To the city I must go

I just found out that I will need to make a trip in the next few weeks to work from the main office of the company I work for. I’ll need to be there for the week and I am dreading it like an overdue dentist appointment.

I lived in the city for several years for this job and was happy to be able to move back to living where I do now and work from home. I make this trip less and less, maybe once every few months, but each time I go it gets more difficult.

I don’t mind the flying so much, or even the hotels. Getting to eat out at some restaurants is actually a treat. It is the traffic and people that hits me like a well swung baseball bat. And it starts as soon as the plane lands and the rush of everyone around you.

Where I live you have to watch out for the occasional atv buzzing down the private road, watch wit ha good eye for deer making a break for it in front of your bumper. The drive from the airport to the hotel is one that leaves my blood pressure sky high and looking for an adult beverage or five.

I always have a bag in my vehicles with some essentials should we get stranded somewhere. I am never without my bag. For this trip I am going to be putting some thought into what can I take with me that would be helpful to have but not get myself full body frisked by the TSA.  

I’m going to grab my main vehicle bag and empty it’s contents to see what could make it through checked luggage, a carry-on and what would I bother buying once I am there and either give away or ship back. Some research on is certainly in order but I also wonder not about what one individual thing is allowed, but if a collection of odd things will also raise an eyebrow.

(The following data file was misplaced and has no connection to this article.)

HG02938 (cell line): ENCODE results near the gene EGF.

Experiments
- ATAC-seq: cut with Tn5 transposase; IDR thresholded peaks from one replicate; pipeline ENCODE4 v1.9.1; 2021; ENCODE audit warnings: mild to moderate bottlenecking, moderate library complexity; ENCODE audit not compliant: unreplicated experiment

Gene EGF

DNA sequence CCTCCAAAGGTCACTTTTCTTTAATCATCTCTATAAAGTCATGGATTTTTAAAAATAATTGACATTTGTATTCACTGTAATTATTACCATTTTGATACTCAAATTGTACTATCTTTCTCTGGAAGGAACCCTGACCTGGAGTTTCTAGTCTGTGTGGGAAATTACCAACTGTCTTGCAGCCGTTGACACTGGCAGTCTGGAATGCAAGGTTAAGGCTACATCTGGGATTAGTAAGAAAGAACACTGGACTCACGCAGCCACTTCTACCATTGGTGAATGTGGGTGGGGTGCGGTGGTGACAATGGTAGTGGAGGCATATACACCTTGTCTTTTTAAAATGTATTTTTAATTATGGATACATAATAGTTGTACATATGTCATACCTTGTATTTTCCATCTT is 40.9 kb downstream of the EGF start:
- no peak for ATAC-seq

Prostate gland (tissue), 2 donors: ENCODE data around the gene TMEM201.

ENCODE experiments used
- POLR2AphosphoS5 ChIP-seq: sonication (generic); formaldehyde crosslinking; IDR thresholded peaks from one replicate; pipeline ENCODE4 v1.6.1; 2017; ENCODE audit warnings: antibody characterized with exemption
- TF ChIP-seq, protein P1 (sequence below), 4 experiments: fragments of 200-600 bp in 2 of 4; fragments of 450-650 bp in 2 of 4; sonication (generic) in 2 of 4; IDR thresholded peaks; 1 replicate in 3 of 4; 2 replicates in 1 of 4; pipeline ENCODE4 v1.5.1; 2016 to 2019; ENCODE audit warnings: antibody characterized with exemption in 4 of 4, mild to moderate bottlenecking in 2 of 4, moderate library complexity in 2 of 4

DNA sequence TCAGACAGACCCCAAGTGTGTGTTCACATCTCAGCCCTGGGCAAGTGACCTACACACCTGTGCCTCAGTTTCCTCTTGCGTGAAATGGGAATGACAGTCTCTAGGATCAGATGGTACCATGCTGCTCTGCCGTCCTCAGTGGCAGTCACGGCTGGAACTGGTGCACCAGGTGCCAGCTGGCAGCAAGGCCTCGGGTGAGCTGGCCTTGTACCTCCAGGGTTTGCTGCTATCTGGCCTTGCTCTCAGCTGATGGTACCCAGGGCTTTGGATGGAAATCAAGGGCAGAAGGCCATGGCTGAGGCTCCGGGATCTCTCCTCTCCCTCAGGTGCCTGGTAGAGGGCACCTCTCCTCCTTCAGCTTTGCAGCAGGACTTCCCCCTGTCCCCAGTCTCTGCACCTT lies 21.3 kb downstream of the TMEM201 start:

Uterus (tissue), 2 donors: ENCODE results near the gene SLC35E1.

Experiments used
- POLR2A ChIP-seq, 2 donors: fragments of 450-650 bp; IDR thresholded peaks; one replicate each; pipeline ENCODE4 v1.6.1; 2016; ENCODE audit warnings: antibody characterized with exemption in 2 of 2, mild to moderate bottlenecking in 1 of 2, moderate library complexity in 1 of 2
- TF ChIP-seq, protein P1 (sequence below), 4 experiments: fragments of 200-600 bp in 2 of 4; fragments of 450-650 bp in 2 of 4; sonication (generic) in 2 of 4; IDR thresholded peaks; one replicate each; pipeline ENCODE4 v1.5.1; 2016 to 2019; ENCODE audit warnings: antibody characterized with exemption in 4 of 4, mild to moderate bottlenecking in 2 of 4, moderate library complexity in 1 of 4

Something to start working through after the some tractor work tomorrow…

Comments 4

  • I have similar issues and wwill post them here shortly.

  • Erik,
    First of all, I have never dreaded dentist appointments; but, like you, I really don’t like big cities. Our largest city, Columbus has a population of just over 2 million in the Metro area and we occasionally travel to the northern edge to see medical specialists. I lived there during my college years (40+ years ago) and quite frankly don’t see too much benefit offered there.
    Like you, we see some truck traffic and quite a lot of slow moving farm equipment, depending on the season; but, nothing as frustrating as the freeways into and out of the airports.
    We occasionally fly for vacation and I have had to fly all over the country when I was working, although I was able to telecommute for about 10 years of my engineering career. When I fly I usually try to be courteous when disembarking from the plane, and have no need to be first in line to fetch my baggage, so planning a little extra time and having patience can be a real stress reliever.
    We have a bag in each vehicle, packed appropriately for the season; but, not all of this can get past TSA. There is however, a way to take protection with you on your travels, if you plan ahead.
    And BTW, the TSA now rarely frisks you anymore, since they have the full body X-ray scanner to do that for them. It’s quick and painless.
    You can however take a firearm with you on the flight, by carefully following these steps. I have only done this once; but, I have friends who have done it multiple times.